The Theme Of Patriarchy In Jane Austen's Northanger Abbey

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Register to read the introduction… It is only during Catherine’s stay at Northanger Abbey that the two women become close friends.

There are vast differences in the two friendships even so far as the language and style of speech used by Isabella and Eleanor. Isabella’s artificial and affected speech contrasts sharply with Eleanor’s polite and reserved small talk. Isabella tends to chatter constantly, changing topics continually. She seems to speak without thinking of the consequences. She is so determined to achieve her own desires
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This is an excellent example of the patriarchal society Gilbert & Gubar speak about in the Critical Reader (p.177). Although Eleanor regards
Catherine as a sister, she is unable to stand up to or question her father’s actions. She asks Catherine to write to her ‘under cover to
Alice’ (p.185 NA) in order not to upset her father. General Tilney has total control over Eleanor, even so far as choosing who her friends are.

At the beginning of Northanger Abbey, Austen’s use of irony can be seen when she refers to Catherine learning the fable of ‘The Hare and many Friends’ (p.2 NA). Austen suggests that Catherine is aware of the dangers of false friends but as the reader soon discovers, that is not true. Catherine is easily deceived by Isabella’s professed friendship. The allusion to this fable suggests that Catherine, like the hare, needs to learn who her true friends are. Austen seems to be suggesting that the reader is about to encounter a satirical, realist novel and to beware of believing all one reads. Austen uses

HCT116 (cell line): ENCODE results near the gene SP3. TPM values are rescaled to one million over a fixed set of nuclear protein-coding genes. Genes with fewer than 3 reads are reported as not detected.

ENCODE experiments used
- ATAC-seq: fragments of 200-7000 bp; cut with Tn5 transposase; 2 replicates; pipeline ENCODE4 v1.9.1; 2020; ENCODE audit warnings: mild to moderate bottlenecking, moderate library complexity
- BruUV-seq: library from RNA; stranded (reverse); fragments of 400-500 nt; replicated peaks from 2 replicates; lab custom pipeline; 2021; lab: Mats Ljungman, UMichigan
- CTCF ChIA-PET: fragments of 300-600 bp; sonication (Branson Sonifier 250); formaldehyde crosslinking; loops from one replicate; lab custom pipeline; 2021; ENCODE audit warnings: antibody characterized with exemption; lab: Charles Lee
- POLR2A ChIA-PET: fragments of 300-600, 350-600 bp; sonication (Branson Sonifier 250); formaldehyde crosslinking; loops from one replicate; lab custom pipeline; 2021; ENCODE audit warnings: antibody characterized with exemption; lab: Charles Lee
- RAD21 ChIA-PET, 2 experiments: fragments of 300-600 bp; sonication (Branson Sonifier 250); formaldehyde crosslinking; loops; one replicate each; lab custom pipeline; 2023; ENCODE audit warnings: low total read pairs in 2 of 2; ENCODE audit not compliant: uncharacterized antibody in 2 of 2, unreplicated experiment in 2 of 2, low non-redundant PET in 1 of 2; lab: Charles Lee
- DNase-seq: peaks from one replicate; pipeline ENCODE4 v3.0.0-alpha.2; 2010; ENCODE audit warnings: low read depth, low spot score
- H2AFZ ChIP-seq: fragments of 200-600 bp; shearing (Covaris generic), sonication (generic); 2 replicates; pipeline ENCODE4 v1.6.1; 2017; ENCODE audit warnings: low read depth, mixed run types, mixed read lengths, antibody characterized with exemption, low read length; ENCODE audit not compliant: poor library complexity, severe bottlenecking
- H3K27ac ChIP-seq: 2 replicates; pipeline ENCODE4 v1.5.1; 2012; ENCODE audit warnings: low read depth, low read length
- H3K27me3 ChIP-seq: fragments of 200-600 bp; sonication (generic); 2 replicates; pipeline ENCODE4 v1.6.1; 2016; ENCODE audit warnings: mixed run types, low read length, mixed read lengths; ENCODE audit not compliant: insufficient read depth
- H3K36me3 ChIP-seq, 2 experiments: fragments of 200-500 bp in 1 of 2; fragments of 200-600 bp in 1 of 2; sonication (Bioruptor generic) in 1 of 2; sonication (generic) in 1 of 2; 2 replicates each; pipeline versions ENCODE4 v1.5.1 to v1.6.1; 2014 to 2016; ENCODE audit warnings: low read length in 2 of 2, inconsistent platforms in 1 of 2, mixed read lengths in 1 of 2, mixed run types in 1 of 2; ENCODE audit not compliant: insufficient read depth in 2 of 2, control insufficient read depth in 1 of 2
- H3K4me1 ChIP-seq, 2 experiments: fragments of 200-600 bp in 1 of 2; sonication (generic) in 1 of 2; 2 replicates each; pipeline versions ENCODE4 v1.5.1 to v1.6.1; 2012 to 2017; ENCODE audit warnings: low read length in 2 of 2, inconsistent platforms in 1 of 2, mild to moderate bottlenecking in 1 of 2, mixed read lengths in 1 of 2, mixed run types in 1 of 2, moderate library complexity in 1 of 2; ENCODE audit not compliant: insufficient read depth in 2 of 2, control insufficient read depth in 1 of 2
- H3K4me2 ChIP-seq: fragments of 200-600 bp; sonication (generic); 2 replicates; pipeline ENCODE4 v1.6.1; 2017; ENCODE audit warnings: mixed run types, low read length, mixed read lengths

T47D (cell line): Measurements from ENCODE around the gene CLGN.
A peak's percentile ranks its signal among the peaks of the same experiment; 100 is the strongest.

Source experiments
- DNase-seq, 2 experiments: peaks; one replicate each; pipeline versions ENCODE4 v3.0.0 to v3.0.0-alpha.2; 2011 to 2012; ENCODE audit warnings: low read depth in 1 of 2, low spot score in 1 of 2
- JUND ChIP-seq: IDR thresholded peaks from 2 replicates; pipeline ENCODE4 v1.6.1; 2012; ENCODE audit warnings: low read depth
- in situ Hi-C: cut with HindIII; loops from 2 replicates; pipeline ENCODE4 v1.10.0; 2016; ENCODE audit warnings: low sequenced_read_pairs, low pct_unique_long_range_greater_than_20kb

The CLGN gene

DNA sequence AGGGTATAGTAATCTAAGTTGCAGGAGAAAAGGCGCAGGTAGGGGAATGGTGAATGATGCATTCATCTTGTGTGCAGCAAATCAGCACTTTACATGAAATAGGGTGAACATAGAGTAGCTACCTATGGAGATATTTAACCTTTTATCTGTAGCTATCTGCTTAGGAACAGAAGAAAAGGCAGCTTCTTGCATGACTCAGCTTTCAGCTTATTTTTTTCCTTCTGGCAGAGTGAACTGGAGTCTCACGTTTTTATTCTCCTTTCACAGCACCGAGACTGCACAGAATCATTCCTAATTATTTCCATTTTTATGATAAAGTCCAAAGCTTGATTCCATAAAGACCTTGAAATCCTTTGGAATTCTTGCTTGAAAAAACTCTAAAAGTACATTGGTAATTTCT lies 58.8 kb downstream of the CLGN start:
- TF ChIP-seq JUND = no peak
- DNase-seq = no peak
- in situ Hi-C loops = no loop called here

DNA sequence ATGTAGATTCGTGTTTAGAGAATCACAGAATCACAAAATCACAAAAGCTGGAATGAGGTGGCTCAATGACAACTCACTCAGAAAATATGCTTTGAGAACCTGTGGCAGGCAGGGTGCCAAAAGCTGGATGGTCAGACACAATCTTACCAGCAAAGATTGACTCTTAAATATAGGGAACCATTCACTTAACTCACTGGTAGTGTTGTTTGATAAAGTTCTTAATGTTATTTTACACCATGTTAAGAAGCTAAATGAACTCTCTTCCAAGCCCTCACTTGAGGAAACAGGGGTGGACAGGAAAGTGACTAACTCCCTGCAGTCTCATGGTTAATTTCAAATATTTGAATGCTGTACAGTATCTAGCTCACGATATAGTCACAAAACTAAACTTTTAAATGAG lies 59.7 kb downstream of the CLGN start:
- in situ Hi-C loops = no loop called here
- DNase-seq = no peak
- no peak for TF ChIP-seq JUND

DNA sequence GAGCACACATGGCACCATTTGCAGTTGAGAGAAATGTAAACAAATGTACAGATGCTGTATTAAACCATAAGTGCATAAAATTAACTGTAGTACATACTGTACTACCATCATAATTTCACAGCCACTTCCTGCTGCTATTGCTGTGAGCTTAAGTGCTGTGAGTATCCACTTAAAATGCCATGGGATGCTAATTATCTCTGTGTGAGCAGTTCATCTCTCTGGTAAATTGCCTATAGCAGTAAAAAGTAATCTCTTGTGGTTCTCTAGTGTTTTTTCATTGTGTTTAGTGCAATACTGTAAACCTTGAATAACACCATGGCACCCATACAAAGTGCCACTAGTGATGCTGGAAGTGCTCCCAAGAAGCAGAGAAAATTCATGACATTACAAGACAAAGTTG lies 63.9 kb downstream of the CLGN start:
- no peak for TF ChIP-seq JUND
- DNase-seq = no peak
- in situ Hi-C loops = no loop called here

Northanger Abbey to ridicule the conventional novels of that time with their overwrought heroines, and unnatural emotions. Austen
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Isabella and Eleanor are not only different in their speech and the way they react to others but also in their hobbies. Austen introduces the theme of reading novels through Isabella, which, in Victorian
England, was regarded as an inappropriate pastime, particularly for the higher classes. Whilst Isabella claims to enjoy gothic novels,
Eleanor is interested in factual history books, which were deemed far more appropriate for the upper classes. Isabella introduces Catherine to gothic novels, which, as Clara Reeves posits in the Critical
Reader, may not be a good thing. Clara Reeves (Part I, Critical
Reader) is concerned about the effects of the novel, and whether novels encourage immorality in women. Reeves is concerned that women will not be able to differentiate between reality and fantasy, which is exactly what happens to Catherine at Northanger Abbey. Reeves argues that people should be guided to read novels that are both realistic and moral. However, Austen encourages the reader to consider the merits of the novel and demonstrates that Catherine

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